Sat. Feb 24th, 2024

Prisoners convicted of less serious offences will be released early under plans to free up capacity in jails.

Justice Secretary Alex Chalk said new powers will be granted to allow the Prison Service to move some people out of their cells and on to licence “up to 18 days before their automatic release date”.

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He stressed that “this will not apply to anyone serving a life sentence” or anyone convicted of a serious violence offence, a sex offence or terrorism.

“This power will only be used for a limited period and only in targeted areas,” Mr Chalk told MPs.

He added that releases would only be made under certain conditions, including electronic tagging and attending appointments, and that a breach could lead to “recall to custody for the entire second half of the sentence”.

He also said the change would not apply to all “so-called lower-level offenders who are a blight on our communities”, adding: “For some offenders, the proper sanction is, I am afraid, the clang of the prison gate.”

It comes amid serious concerns about overcrowding in British prisons, with 88,225 people currently incarcerated in England and Wales.

That means the prison estate is around 500 places away from reaching its full capacity of 88,782.

Labour’s shadow justice secretary, Shabana Mahmood, said the plans announced by Mr Chalk were a “damning indictment of the government’s collective failure” to stop overcrowding in prisons.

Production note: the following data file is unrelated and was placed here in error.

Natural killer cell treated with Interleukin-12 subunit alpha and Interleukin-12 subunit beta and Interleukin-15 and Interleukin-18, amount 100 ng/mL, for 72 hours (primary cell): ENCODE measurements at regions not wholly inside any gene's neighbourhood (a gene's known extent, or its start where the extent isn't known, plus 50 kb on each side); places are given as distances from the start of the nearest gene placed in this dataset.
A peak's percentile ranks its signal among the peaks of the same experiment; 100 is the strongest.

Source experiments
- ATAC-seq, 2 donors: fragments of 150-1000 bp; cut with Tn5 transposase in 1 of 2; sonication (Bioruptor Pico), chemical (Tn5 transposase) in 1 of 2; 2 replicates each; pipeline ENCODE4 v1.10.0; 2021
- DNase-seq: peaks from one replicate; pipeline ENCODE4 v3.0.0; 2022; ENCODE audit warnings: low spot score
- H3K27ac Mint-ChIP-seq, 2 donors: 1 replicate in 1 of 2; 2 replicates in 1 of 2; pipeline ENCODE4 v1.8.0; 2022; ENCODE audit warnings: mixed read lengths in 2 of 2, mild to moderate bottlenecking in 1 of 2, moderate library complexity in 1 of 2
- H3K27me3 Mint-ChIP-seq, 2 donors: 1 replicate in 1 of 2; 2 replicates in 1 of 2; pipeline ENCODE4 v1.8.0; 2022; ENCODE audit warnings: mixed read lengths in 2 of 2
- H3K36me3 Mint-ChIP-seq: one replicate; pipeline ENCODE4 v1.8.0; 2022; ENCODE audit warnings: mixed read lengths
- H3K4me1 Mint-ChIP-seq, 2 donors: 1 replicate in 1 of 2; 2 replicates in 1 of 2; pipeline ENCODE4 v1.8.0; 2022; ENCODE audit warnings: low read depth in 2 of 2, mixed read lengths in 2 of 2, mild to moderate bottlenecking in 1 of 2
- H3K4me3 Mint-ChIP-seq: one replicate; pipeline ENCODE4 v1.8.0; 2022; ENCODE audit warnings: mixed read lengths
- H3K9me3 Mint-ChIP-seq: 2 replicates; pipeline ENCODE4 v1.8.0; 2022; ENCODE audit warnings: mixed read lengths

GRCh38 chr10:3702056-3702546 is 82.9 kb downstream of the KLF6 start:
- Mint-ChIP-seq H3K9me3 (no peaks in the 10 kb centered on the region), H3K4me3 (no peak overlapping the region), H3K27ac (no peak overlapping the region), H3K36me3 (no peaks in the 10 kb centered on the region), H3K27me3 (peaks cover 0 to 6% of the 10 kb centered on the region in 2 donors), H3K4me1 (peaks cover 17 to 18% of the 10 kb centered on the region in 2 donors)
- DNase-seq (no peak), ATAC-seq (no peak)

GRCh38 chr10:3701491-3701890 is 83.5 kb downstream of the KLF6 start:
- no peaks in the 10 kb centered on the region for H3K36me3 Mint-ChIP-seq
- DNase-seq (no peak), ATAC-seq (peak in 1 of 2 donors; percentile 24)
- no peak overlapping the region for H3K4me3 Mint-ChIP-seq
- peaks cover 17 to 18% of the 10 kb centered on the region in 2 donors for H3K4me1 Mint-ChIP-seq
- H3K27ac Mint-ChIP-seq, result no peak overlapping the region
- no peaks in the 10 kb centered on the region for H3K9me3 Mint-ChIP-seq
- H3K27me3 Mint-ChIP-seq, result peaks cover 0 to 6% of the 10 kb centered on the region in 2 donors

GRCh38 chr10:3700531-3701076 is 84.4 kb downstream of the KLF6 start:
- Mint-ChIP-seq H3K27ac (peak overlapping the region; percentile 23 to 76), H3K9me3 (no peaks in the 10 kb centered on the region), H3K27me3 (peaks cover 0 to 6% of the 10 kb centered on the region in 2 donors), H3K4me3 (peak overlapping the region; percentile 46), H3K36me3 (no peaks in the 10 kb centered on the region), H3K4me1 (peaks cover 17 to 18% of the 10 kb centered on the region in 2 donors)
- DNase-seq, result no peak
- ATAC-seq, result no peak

Alex Chalk

Mr Chalk said the prison population in England and Wales is “greater than it’s ever been… nearly double the level it was three decades ago”.

He blamed the rise on the growing number of people awaiting trial amid the huge backlog in the crown courts, with 15,000 inmates currently on remand compared to 9,000 in 2019.

As part of plans to create extra capacity, Mr Chalk announced up to £400m for more prison places, enough to buy 800 new rapid deployment cells.

Further reforms include speeding up the scheme to remove foreign offenders, so they can be deported up to 18 months before they are due to be released rather than 12.

The government also wants to bring forward laws to enable prisoners to be held in jails overseas – an approach Mr Chalk said has been “taken by Belgium, Norway, and Denmark in recent years”.

In addition, the justice secretary confirmed plans to legislate that there should be a presumption against prison sentences of less than 12 months, saying low level prisoners could instead clean up neighbourhoods or scrub graffiti off walls to “repay their debt to society”.

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He also outlined plans to “curtail” imprisonment for public protection (IPP) sentences, which have led to lengthy open-ended sentences for prisoners deemed a risk to the public.

Last month, Sky News reported on the roughly 3,000 people who are stuck in prison effectively indefinitely because of the now-defunct scheme, which Mr Chalk called a “stain on our justice system”.

Responding to his statement, Ms Mahmood said despite the lengthy address Mr Chalk did not utter “one word of apology to the British public for failing in the first duty of government, and that is to keep our citizens safe”.

She added: “As everybody knows, the first stage of rehabilitation is to acknowledge your mistakes and make a sincere apology to those affected and let down by your actions or in his case inaction and his failure to do so today is utterly inexcusable.

“It is a damning indictment of this government’s collective failure. Our prisons are completely full. We have been sounding the alarm for many years now, as overcrowding has skyrocketed.”

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